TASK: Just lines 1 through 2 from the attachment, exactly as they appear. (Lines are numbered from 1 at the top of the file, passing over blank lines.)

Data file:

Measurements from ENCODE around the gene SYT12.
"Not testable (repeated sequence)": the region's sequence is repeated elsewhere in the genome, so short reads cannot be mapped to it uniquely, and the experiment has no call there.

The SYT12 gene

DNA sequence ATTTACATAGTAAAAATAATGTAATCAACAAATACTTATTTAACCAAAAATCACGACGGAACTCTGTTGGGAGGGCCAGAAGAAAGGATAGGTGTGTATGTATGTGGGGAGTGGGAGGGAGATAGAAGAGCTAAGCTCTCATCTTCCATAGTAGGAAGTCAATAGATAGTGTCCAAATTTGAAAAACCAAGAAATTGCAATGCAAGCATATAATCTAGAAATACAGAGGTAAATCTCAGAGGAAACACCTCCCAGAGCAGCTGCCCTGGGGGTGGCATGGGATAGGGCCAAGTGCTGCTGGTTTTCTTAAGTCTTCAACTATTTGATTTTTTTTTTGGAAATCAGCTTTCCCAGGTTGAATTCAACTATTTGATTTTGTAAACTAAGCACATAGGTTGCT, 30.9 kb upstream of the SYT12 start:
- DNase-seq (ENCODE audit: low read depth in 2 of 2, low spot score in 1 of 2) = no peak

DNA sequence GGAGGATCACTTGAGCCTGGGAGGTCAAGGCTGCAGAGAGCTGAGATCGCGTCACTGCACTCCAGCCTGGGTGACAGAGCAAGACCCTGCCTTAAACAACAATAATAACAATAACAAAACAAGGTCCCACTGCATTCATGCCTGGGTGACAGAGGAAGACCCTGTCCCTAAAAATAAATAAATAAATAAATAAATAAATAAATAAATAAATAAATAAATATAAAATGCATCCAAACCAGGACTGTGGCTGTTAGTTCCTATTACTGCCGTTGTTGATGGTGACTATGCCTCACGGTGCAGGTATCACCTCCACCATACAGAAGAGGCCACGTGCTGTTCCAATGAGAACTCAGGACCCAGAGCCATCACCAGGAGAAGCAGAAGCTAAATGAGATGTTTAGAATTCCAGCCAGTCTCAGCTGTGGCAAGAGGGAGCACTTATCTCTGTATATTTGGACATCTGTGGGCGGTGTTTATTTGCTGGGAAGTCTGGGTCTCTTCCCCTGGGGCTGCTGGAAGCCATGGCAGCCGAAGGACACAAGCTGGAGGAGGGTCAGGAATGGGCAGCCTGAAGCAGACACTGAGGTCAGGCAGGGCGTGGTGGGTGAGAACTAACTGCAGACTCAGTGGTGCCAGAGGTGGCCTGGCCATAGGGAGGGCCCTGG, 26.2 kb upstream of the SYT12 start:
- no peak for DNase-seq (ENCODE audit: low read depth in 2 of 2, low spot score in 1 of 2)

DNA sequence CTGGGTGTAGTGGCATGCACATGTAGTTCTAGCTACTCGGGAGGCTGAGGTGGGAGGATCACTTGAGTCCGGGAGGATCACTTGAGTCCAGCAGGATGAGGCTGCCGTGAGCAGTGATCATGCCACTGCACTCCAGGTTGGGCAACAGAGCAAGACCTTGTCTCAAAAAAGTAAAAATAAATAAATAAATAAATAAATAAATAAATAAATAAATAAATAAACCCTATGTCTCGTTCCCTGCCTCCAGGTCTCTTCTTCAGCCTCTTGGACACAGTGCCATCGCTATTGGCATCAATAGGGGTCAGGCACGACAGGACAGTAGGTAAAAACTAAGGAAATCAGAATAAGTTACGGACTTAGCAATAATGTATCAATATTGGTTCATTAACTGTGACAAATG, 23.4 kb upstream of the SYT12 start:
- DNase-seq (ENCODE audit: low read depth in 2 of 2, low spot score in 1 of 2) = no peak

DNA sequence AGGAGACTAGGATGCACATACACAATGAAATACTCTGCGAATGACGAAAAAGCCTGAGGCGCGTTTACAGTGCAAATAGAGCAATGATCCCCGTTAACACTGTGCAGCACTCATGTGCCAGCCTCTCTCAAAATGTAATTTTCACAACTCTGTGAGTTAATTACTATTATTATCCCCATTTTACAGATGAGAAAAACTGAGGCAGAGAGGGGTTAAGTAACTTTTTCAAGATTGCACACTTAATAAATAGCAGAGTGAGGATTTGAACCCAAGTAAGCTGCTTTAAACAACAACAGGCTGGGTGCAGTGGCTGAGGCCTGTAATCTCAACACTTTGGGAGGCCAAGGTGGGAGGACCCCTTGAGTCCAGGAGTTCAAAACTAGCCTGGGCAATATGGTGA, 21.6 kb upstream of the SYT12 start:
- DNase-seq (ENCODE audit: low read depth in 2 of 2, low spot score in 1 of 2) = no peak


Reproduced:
Measurements from ENCODE around the gene SYT12.
"Not testable (repeated sequence)": the region's sequence is repeated elsewhere in the genome, so short reads cannot be mapped to it uniquely, and the experiment has no call there.